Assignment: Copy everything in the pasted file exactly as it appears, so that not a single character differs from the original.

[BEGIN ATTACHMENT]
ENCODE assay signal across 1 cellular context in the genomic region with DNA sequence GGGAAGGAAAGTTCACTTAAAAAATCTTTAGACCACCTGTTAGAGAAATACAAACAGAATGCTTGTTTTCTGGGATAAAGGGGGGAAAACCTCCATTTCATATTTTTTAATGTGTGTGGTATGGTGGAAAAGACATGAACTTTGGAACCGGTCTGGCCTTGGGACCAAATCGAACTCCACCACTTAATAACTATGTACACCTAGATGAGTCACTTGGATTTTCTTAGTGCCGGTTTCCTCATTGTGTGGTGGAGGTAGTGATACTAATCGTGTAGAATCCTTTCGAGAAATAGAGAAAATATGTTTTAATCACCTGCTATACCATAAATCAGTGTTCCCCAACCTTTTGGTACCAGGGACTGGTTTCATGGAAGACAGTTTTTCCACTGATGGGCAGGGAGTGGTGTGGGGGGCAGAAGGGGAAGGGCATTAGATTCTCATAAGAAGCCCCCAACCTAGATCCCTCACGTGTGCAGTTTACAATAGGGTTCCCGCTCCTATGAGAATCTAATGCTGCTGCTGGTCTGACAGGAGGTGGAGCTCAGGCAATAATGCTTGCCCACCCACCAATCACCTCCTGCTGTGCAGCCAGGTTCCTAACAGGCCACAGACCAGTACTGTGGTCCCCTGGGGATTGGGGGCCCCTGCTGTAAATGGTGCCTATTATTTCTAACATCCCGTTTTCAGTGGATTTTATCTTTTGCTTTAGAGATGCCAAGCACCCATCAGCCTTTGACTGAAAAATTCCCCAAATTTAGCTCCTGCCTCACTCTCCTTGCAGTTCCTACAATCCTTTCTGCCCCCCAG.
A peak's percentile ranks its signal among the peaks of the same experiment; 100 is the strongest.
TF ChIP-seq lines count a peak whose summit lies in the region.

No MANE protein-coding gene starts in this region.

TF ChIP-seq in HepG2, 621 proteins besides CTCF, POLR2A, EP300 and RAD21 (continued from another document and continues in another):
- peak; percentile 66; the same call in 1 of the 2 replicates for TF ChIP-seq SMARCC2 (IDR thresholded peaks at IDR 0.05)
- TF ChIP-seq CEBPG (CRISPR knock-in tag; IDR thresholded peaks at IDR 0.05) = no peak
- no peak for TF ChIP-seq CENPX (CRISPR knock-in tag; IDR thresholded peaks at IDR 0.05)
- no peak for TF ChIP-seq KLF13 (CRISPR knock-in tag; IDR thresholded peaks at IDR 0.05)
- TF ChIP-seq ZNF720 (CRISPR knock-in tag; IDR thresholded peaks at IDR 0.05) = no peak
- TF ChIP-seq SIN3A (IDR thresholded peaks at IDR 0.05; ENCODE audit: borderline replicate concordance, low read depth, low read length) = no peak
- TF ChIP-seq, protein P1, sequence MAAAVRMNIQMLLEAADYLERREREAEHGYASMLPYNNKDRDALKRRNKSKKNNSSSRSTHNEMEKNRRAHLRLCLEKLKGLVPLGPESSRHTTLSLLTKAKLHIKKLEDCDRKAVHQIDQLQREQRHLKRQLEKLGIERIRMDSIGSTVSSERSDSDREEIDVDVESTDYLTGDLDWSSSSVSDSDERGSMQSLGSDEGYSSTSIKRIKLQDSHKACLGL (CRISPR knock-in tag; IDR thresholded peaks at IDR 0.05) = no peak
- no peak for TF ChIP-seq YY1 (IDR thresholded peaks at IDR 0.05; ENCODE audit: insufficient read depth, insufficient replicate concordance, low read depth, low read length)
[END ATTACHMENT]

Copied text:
ENCODE assay signal across 1 cellular context in the genomic region with DNA sequence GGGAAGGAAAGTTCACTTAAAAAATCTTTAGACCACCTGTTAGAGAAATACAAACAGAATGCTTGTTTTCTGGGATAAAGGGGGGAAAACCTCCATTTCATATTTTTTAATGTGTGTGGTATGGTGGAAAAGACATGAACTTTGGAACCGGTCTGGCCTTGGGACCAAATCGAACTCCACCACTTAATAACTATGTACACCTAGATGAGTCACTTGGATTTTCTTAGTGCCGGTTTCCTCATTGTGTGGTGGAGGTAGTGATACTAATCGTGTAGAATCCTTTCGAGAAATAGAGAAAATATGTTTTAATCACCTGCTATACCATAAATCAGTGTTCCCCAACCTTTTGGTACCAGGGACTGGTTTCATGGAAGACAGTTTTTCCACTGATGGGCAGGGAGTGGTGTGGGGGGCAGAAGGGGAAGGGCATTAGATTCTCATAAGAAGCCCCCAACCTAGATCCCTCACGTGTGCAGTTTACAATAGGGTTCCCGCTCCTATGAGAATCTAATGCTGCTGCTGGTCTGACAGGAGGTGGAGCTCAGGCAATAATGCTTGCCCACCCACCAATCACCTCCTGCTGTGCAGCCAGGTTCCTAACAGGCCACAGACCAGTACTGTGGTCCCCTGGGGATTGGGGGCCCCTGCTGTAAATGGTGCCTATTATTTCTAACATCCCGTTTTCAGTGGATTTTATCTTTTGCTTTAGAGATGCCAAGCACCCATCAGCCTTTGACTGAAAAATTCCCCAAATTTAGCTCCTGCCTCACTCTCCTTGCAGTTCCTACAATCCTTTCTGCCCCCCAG.
A peak's percentile ranks its signal among the peaks of the same experiment; 100 is the strongest.
TF ChIP-seq lines count a peak whose summit lies in the region.

No MANE protein-coding gene starts in this region.

TF ChIP-seq in HepG2, 621 proteins besides CTCF, POLR2A, EP300 and RAD21 (continued from another document and continues in another):
- peak; percentile 66; the same call in 1 of the 2 replicates for TF ChIP-seq SMARCC2 (IDR thresholded peaks at IDR 0.05)
- TF ChIP-seq CEBPG (CRISPR knock-in tag; IDR thresholded peaks at IDR 0.05) = no peak
- no peak for TF ChIP-seq CENPX (CRISPR knock-in tag; IDR thresholded peaks at IDR 0.05)
- no peak for TF ChIP-seq KLF13 (CRISPR knock-in tag; IDR thresholded peaks at IDR 0.05)
- TF ChIP-seq ZNF720 (CRISPR knock-in tag; IDR thresholded peaks at IDR 0.05) = no peak
- TF ChIP-seq SIN3A (IDR thresholded peaks at IDR 0.05; ENCODE audit: borderline replicate concordance, low read depth, low read length) = no peak
- TF ChIP-seq, protein P1, sequence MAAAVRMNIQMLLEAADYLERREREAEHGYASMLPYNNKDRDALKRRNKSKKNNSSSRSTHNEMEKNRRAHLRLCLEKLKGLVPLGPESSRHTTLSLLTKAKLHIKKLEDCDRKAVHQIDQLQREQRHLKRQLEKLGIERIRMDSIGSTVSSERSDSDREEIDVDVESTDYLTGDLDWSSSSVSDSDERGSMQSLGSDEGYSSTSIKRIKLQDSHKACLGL (CRISPR knock-in tag; IDR thresholded peaks at IDR 0.05) = no peak
- no peak for TF ChIP-seq YY1 (IDR thresholded peaks at IDR 0.05; ENCODE audit: insufficient read depth, insufficient replicate concordance, low read depth, low read length)